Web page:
So, here’s how to win Firefox over in 2024.

From Scan the QR Code to view the article on your device or web browser.

QR Code
1 Content may subject to copyright. Visit the original website to view copyright and licensing information about this content. QR Code is a registered trademark of DENSO WAVE, Inc. in Japan and other countries. Generated on 2024-02-22 04:18:25.

I have been a long-time user of Firefox since 2015, especially, when “Firefox Developer Edition” was announced (as a rebrand of Firefox Aurora pre-release channel). Sure, I have used the web browser at some time between 2013 and 2015, before switching to Chrome, then Opera, then (checks notes) Internet Explorer 11.

And in 2021, I decided to do the unexpected: switching to Vivaldi, and I’m still fine with having Firefox on phone and Vivaldi on my desktops. Until someone tried to convince everyone to pledge “switch back to Firefox” on this new year’s resolutions.

This December, if there’s one tech New Year’s resolution I’d encourage you to have, it’s switching to the only remaining ethical web browser, Firefox. According to recent posts on social media, Firefox’s market share is slipping. We should not let that happen.

Here’s a summarized list of everything that is being discussed on this post. Part political and part technical. Of course, this post could have been riddled with huge ad banners to download the browser, but as someone who gets into and away from the browser, I still have the responsibility to talk about this seriously:

  1. Not everyone conceives Mozilla as what Mozilla expects it to be. In Indonesia, we thought of a great and thriving open source community, discounting Mozilla VPN, Mr. Robot, Turning Red, and all the political agendas the organization is currently doing.
  2. Firefox should move out from its current political narrative of monopoly and surveillance capitalism, as me and many people originally loved Firefox outside of those narratives.
  3. And we might not want to deeply care about Mozilla’s political agenda even though it still feels important for the web. Sounds like a chicken-and-egg problem for Firefox.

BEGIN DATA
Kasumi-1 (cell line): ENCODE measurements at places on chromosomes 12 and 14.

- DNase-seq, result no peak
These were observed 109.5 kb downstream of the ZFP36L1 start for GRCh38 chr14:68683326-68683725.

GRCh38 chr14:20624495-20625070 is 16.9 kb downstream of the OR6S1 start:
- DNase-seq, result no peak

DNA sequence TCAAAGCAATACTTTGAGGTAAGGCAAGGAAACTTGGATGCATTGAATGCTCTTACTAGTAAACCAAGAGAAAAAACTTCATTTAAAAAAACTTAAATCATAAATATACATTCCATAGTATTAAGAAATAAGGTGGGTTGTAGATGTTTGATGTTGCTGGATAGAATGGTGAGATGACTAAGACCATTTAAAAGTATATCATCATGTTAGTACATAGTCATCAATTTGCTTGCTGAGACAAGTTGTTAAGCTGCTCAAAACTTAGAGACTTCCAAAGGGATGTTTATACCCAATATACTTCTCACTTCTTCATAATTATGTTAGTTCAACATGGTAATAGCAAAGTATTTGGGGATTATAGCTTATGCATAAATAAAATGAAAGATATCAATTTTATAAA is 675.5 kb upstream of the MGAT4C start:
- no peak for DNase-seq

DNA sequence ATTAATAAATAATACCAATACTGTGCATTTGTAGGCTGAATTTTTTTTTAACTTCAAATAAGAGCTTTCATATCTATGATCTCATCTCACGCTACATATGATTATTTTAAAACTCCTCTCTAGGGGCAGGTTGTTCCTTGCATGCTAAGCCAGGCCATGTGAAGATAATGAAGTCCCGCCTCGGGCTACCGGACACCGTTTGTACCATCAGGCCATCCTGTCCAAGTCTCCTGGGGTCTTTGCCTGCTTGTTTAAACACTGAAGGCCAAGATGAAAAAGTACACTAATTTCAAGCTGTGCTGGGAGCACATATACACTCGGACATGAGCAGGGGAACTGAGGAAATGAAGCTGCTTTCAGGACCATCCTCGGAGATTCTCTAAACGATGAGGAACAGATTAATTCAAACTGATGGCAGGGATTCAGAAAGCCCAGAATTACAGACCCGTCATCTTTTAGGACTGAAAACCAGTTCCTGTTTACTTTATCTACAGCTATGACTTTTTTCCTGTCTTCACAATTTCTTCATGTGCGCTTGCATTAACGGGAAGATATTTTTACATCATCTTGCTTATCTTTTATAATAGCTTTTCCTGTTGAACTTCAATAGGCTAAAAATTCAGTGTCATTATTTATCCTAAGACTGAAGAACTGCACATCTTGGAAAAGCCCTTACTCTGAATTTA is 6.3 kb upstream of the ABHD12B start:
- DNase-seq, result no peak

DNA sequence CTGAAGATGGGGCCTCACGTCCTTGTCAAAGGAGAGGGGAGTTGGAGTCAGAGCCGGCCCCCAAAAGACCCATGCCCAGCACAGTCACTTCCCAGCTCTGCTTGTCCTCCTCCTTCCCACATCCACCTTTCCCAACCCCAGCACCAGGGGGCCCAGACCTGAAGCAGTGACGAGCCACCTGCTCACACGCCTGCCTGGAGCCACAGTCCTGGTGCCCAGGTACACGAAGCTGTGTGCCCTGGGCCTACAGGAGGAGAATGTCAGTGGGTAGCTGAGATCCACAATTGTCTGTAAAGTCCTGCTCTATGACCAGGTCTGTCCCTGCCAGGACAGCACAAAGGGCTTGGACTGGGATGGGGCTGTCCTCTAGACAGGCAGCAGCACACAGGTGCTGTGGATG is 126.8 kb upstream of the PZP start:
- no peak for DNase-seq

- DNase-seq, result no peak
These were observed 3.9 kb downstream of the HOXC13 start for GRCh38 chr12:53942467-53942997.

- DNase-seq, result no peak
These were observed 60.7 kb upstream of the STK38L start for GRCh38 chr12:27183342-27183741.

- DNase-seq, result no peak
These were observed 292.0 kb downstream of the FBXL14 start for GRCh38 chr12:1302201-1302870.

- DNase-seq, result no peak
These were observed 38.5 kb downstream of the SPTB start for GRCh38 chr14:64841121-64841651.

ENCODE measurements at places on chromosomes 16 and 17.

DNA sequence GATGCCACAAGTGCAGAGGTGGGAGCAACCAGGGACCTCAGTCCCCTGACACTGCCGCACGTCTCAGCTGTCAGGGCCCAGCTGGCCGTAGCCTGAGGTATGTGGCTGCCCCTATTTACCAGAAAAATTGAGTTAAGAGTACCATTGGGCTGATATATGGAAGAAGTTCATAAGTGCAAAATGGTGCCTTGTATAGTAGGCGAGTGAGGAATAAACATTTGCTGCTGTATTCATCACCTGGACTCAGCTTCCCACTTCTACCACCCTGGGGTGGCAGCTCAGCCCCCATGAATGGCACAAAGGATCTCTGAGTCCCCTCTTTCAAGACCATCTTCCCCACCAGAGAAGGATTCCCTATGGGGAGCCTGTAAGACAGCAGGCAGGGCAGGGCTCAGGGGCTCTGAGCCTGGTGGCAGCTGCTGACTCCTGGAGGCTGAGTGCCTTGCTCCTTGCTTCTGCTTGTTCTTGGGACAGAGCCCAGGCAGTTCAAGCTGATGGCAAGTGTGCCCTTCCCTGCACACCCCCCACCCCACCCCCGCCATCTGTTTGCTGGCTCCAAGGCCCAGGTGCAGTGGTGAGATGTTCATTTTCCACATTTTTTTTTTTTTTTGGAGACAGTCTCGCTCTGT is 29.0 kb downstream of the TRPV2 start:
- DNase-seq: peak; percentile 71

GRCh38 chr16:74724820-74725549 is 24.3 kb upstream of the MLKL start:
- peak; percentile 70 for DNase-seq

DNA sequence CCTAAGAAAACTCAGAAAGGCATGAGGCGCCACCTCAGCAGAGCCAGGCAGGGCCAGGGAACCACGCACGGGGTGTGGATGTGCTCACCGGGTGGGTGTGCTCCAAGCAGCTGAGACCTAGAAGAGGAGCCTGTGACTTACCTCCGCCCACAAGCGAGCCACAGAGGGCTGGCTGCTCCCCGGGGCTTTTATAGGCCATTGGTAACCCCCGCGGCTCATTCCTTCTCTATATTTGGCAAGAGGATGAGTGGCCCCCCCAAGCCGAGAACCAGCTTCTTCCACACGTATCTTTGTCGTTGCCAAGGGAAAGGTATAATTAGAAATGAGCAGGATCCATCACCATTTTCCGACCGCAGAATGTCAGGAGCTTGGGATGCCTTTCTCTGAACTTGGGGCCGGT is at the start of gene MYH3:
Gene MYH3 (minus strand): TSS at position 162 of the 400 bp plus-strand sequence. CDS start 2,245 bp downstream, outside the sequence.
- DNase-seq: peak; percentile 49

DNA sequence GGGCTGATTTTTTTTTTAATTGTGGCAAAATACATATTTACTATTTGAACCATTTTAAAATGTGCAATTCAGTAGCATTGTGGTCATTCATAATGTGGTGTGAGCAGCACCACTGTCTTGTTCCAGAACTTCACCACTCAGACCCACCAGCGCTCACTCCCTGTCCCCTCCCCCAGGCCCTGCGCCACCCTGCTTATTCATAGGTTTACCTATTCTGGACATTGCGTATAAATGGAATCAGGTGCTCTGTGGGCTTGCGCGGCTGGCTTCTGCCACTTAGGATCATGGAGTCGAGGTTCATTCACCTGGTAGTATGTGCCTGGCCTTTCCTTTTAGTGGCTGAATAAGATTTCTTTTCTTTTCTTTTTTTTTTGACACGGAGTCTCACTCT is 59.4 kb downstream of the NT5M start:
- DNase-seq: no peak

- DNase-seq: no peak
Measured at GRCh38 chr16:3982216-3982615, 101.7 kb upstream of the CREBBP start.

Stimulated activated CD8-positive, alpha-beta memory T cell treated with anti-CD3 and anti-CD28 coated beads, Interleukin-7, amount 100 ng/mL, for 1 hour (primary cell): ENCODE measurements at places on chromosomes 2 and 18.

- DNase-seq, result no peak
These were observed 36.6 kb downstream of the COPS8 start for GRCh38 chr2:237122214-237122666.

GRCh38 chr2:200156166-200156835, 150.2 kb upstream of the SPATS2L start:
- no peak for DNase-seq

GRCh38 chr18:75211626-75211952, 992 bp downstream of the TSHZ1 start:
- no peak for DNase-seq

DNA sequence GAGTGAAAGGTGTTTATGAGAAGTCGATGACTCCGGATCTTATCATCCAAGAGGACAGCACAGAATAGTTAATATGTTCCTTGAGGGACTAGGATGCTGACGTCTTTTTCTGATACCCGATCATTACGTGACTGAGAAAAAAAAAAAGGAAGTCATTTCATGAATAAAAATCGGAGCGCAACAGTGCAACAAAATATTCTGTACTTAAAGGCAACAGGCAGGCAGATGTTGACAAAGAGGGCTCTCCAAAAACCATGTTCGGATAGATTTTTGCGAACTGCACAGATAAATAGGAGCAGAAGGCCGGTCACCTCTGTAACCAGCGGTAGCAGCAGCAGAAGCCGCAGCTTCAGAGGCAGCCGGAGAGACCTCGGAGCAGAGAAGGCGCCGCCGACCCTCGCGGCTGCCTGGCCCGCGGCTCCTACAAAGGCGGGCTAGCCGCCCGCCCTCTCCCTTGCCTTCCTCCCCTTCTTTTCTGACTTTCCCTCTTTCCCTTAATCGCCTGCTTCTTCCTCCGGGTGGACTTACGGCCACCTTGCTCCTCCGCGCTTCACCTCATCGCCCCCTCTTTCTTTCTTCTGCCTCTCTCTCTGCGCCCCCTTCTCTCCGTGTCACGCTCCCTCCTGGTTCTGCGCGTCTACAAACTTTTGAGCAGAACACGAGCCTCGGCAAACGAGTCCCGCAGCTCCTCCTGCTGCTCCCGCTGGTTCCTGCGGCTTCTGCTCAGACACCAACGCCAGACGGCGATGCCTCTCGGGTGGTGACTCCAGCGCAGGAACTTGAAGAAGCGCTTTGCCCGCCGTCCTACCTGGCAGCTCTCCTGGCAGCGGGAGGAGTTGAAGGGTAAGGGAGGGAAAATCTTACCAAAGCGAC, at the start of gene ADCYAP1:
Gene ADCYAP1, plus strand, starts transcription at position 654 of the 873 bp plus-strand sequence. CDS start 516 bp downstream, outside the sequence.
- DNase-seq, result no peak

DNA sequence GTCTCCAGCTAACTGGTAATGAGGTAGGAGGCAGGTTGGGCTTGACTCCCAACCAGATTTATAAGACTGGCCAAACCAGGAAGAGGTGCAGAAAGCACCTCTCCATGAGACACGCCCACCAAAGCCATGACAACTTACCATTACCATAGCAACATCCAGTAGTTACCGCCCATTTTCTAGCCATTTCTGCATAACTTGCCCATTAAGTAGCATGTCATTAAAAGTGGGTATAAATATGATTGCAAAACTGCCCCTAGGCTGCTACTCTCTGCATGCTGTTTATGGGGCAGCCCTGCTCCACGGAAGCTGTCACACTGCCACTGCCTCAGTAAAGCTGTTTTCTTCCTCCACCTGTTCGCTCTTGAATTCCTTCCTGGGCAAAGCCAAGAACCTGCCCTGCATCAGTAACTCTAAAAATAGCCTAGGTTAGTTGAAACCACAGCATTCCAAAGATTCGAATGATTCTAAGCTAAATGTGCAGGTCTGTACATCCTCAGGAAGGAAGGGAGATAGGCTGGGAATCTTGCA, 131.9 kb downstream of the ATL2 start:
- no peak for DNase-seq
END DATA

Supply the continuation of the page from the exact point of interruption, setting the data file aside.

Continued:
4. Mozilla should refocus to improve Gecko, not Firefox, for embedded applications. Be it the GeckoView for the desktop markets, so more developers can innovate with Gecko without having to care with the mess of Firefox’ (especially UI) codebase. This is where Chromium and WebKit thrived with WebView, making countless great browsers including Arc and Vivaldi.
  5. And lastly, innovating in the desktop productivity is highly necessary. Let’s look back at how Firefox for Android have been quite so successful.

Reinhart was a contributing member of the Mozilla Web Compatibility Team in 2016-2020, even though not officially recognized as a Mozillian for being underaged (was 15 years old in 2016) and overwhelmed to fly from Indonesia to North America or Europe to attend the MozFests alone.

He currently has no plans to reconsider for his official contributionship status with Mozilla.

A. The political part.

Yes, every software is political to the point that some (but significantly many) people are still willing to use or ditch certain software to uphold their values.

Did you remember what happened in 2021? I mean, when WhatsApp changed their Privacy Policy? If you feel that “oh yeah, it’s the time I switched to Signal because I don’t want to be a slave of your ads,” you are one of the lucky people I can give to others as well-known examples.

But unfortunately, there are still many, many people who ignored your importance, and keep using WhatsApp. In fact, during my latest visit to Spain, part of the EU, I am still surprised by locals and businesses who are still willing to use the app. This might be different when I visited Germany instead, where I could better convince my family to switch over WhatsApp to emerging alternatives including GNU Jami, Signal, and SimpleX, just like the locals.

And recently, I’ve declared that your specific “problem” no longer matters to me. It is the same “problem” that Mozilla tried to define Firefox apart from Chrome, Edge, and Opera for years. And when people especially outside the US and Europe doesn’t care, that could also mean they no longer have the compelling reason to keep using Firefox.

Move out from the surveillance capitalism narrative.

Surveillance capitalism is the reason why we should care pledging against Google, Apple, Facebook, Amazon, and Microsoft to use (Debian, PureOS, or Trisquel) GNU/Linux, Firefox, LibreOffice, DuckDuckGo (or Qwant or StartPage) in PinePhones and Purism laptops powered by Coreboot compiled from source!

As an organization, Mozilla has always been well-known for this. I wasn’t aware about this specific “problem” until months after getting in touch with the global Mozilla community for one and one thing: Firefox OS.

Firefox has always been the hero-in-the-conflict of “evil technology companies,” from the monopoly of Microsoft Internet Explorer to the current era of surveillance capitalism. Check out The Book of Mozilla if you haven’t read it before: